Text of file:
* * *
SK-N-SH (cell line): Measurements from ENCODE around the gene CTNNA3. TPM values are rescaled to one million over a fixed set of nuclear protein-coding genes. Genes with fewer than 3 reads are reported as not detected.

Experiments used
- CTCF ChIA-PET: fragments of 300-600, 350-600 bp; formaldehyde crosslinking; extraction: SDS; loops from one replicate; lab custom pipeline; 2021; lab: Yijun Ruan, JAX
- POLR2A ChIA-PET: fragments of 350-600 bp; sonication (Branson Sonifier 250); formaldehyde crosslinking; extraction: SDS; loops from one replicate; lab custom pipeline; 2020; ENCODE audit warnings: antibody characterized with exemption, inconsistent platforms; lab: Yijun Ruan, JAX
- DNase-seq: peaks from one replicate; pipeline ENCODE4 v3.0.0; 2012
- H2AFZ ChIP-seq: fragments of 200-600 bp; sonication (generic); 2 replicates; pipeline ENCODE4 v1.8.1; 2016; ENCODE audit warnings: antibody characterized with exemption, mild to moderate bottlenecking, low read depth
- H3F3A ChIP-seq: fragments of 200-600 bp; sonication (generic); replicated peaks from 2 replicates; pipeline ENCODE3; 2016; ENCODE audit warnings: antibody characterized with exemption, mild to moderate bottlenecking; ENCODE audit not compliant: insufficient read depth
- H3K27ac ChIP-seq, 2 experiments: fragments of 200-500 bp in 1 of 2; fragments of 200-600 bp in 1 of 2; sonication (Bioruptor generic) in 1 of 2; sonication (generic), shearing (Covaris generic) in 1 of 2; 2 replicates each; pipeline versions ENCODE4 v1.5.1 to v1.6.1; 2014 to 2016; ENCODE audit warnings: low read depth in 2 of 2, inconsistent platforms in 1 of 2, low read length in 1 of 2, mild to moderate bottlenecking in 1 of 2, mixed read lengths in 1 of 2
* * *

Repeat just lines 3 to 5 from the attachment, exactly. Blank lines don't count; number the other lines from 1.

- CTCF ChIA-PET: fragments of 300-600, 350-600 bp; formaldehyde crosslinking; extraction: SDS; loops from one replicate; lab custom pipeline; 2021; lab: Yijun Ruan, JAX
- POLR2A ChIA-PET: fragments of 350-600 bp; sonication (Branson Sonifier 250); formaldehyde crosslinking; extraction: SDS; loops from one replicate; lab custom pipeline; 2020; ENCODE audit warnings: antibody characterized with exemption, inconsistent platforms; lab: Yijun Ruan, JAX
- DNase-seq: peaks from one replicate; pipeline ENCODE4 v3.0.0; 2012